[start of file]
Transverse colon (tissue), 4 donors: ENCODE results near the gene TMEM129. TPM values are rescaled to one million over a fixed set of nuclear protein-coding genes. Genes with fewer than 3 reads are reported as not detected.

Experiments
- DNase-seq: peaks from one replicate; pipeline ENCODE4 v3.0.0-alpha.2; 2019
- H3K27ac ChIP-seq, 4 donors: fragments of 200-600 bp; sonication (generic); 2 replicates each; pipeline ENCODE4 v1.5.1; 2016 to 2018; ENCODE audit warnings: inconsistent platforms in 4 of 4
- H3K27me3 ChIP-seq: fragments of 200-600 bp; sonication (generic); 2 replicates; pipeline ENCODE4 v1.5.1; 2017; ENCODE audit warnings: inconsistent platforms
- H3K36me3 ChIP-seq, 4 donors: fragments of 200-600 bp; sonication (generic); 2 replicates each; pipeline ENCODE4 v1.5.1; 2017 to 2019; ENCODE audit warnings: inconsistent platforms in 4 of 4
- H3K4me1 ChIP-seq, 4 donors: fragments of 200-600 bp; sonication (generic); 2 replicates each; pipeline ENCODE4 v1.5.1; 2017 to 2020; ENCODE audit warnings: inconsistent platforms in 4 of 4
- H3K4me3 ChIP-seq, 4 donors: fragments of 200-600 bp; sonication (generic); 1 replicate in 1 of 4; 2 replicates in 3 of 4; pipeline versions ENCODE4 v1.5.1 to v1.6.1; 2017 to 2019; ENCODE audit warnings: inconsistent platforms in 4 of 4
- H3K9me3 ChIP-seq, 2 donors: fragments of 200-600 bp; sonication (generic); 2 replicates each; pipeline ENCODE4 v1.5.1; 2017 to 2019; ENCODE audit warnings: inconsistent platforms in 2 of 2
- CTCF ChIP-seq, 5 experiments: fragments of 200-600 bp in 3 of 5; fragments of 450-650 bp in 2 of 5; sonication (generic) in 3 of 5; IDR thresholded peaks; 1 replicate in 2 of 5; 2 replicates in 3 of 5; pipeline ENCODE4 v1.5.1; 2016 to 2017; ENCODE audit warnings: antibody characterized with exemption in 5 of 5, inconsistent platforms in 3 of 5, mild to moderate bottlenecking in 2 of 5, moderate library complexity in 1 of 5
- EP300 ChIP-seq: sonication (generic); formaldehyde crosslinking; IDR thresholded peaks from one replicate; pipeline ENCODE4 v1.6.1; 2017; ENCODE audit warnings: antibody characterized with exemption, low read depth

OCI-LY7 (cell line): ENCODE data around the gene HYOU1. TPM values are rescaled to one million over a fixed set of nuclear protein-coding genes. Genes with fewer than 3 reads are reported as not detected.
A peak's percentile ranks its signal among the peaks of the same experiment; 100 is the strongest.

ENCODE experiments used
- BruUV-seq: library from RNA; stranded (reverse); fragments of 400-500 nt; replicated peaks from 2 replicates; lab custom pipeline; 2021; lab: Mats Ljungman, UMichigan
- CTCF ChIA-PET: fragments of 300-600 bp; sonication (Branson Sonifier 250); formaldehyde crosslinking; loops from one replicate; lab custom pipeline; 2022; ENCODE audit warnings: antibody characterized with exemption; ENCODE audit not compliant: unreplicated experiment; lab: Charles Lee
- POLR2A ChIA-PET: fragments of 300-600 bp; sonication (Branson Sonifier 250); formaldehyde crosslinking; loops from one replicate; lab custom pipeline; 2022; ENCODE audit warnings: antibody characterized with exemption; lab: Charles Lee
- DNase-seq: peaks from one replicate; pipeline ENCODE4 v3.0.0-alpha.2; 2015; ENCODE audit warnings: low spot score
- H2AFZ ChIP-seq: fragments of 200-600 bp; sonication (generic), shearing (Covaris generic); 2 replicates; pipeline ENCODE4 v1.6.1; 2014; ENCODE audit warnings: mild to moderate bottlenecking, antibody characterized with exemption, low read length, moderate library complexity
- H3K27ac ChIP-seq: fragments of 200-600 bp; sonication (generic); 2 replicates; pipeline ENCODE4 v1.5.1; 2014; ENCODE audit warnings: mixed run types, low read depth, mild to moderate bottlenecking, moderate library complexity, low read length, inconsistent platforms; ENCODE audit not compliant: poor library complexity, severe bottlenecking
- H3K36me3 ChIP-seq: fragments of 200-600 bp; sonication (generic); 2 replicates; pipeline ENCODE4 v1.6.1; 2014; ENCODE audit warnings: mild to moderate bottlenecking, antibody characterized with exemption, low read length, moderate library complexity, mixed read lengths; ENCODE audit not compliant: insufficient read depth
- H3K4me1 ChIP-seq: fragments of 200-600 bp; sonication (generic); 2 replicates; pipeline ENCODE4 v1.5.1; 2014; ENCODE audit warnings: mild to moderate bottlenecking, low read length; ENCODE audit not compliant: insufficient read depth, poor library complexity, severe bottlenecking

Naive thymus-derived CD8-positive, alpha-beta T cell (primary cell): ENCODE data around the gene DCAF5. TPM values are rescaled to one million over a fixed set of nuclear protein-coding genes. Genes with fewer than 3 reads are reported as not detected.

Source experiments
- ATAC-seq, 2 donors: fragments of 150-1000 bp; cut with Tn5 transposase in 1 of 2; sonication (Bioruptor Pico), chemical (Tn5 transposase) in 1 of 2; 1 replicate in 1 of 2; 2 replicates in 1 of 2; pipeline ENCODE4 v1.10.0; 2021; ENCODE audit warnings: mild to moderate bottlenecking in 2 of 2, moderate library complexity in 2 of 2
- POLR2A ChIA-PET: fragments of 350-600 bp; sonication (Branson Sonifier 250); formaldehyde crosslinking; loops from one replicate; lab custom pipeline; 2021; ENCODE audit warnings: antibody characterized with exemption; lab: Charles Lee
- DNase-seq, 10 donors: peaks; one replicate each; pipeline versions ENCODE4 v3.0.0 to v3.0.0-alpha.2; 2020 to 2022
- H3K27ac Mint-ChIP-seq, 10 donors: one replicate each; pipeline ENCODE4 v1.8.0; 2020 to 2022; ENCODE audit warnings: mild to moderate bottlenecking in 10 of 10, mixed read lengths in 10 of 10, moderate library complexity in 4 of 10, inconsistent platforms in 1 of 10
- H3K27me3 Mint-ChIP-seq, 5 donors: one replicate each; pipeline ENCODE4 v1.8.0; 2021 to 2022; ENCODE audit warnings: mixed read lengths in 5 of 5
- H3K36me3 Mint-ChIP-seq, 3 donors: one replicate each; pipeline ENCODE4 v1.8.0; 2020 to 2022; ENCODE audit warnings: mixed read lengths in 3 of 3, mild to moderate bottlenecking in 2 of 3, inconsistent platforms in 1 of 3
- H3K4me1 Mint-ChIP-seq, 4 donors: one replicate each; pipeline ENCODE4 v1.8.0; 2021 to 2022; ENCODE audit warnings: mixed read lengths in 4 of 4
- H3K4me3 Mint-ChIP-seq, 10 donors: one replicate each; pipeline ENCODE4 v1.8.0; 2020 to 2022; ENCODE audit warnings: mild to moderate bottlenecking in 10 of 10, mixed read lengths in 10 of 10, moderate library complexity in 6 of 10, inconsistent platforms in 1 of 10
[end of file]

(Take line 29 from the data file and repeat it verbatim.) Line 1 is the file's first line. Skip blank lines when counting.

- H3K27me3 Mint-ChIP-seq, 5 donors: one replicate each; pipeline ENCODE4 v1.8.0; 2021 to 2022; ENCODE audit warnings: mixed read lengths in 5 of 5